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Richards v. Peel Condominium Corporation No. 27 - 2023 ONCAT 132 - 2023-09-15

Corporation:

RPCC 27

Date:

2023-09-15

Under:

CAT Decisions - Motion Order
Access to Records

Summary:

In the case of Richards v. Peel Condominium Corporation No. 27, a motion order was issued by the Condominium Authority Tribunal. The Applicant, had filed an application regarding a dispute related to her request for records from the Respondent, Peel Condominium Corporation No. 27. She alleged that she did not receive all the records she requested and that the Respondent did not respond to her request adequately, which led her to seek remedies, including a penalty and costs. However, the Respondent brought a motion to dismiss the application on the grounds that it was out of time, citing a statutory limitation period. The Applicant argued that her application was timely and within the Tribunal's jurisdiction.

Verdict:

The Tribunal dismissed the motion brought by the Respondent in Richards v. Peel Condominium Corporation No. 27, asserting that the application was out of time. The key lesson is that the statutory limitation period was not applicable in this case, and the Applicant's request for records was timely, demonstrating the importance of adhering to specific legal timelines and procedures in such cases. Additionally, the issue of whether to impose a penalty on the Respondent was deferred until the final order, illustrating the sequential nature of legal proceedings.

Takeaways:

In the case of Richards v. Peel Condominium Corporation No. 27, the Applicant filed an application regarding access to records, claiming inadequate response and records from the Respondent.

The Respondent attempted to have the application dismissed, arguing that it was filed out of time based on a statutory limitation period and that the requested remedy was outside the Tribunal's jurisdiction.

The Tribunal, through Member Dawn Wickett, ruled that the application was not out of time as it related to the Applicant's request for records in April 2023 and the Respondent's compliance with regulations, not events from May 2018.

The issue of whether a penalty was warranted against the Respondent would be considered at a later stage in the proceedings, highlighting the importance of jurisdiction and remedies in legal matters.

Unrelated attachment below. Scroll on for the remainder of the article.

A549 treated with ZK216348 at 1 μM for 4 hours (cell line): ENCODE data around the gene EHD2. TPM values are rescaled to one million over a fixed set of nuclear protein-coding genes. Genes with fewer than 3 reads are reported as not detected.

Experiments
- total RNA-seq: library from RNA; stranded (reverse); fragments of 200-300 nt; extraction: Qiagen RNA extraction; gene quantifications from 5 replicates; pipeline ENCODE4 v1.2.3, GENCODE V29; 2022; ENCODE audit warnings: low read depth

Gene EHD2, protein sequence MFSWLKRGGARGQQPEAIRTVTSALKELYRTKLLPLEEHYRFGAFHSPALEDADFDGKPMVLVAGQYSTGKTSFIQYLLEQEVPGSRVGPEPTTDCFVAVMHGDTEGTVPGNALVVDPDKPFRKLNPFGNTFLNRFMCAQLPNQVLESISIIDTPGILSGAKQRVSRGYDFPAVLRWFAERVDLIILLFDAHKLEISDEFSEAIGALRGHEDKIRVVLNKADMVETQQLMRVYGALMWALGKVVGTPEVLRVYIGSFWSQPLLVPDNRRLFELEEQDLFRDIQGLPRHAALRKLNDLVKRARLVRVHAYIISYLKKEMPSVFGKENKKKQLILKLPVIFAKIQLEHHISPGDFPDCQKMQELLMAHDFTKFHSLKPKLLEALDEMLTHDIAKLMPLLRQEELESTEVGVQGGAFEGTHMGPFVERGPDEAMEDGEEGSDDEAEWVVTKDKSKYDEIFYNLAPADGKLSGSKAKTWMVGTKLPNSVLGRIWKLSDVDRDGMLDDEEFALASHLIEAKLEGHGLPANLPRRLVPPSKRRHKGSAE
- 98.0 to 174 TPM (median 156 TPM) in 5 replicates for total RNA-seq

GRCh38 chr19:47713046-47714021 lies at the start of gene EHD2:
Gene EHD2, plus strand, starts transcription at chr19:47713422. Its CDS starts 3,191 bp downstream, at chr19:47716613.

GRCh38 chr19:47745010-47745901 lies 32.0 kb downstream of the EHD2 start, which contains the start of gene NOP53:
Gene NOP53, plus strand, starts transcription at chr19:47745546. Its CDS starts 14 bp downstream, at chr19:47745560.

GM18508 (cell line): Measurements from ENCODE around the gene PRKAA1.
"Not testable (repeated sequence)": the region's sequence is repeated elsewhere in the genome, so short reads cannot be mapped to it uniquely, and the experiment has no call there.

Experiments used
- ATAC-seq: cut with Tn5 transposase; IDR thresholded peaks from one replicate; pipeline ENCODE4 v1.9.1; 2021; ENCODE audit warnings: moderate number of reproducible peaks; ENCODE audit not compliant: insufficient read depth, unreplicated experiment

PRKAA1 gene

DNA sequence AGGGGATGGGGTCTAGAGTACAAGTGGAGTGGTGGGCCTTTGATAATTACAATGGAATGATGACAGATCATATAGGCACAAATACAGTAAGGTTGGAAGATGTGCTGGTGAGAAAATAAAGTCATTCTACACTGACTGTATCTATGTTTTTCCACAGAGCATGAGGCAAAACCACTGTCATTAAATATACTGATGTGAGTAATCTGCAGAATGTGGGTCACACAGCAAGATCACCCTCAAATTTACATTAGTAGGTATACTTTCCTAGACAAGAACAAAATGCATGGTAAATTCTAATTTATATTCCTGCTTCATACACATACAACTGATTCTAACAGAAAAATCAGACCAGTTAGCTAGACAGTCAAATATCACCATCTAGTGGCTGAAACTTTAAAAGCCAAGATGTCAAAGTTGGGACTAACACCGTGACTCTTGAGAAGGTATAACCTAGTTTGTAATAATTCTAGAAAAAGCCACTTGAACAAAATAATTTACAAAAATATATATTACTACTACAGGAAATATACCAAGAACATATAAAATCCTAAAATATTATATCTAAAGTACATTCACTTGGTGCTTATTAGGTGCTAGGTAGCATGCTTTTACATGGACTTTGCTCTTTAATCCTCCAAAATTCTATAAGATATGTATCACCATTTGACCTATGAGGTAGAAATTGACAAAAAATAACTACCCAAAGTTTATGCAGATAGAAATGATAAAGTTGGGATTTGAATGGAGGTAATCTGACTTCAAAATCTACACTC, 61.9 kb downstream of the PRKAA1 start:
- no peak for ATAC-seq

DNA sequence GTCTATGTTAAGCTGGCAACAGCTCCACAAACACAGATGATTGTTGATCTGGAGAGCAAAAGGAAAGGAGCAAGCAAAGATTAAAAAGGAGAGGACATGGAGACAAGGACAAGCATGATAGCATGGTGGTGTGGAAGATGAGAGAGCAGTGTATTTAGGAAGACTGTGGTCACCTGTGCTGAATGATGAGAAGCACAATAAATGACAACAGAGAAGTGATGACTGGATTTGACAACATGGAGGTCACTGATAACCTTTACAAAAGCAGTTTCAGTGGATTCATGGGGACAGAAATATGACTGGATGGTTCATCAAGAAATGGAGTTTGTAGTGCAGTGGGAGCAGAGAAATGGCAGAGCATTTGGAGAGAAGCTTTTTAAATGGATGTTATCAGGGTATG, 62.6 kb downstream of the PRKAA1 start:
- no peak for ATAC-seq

This case underscores the significance of timely filing, statutory limitations, and the distinction between issues at the motion stage and the final hearing.

Recommendations: 

Continue the Proceedings: Since the motion to dismiss the application was dismissed, the proceedings should continue to address the issues raised by the Applicant regarding her request for condominium records and the Respondent's compliance with the Condominium Act and Ontario Regulation 48/01. The Tribunal should schedule a hearing to allow both parties to present their arguments and evidence related to the request for records and any potential remedies.

Clarify the Jurisdiction: The Tribunal should provide further clarification on its jurisdiction to impose a penalty on the Respondent. The final order should specify under what conditions the Tribunal can consider a penalty, and whether it is applicable in this case. The Tribunal should ensure that all parties understand the scope of its authority regarding penalties for non-compliance with the Condominium Act and regulations.

Set a Timetable: The Tribunal should establish a clear timetable for the remaining proceedings, including deadlines for the submission of evidence, witness statements, and any additional motions. This will help ensure an efficient and timely resolution of the dispute between the Applicant and the Respondent. Parties should be provided with clear guidance on the next steps in the proceedings.

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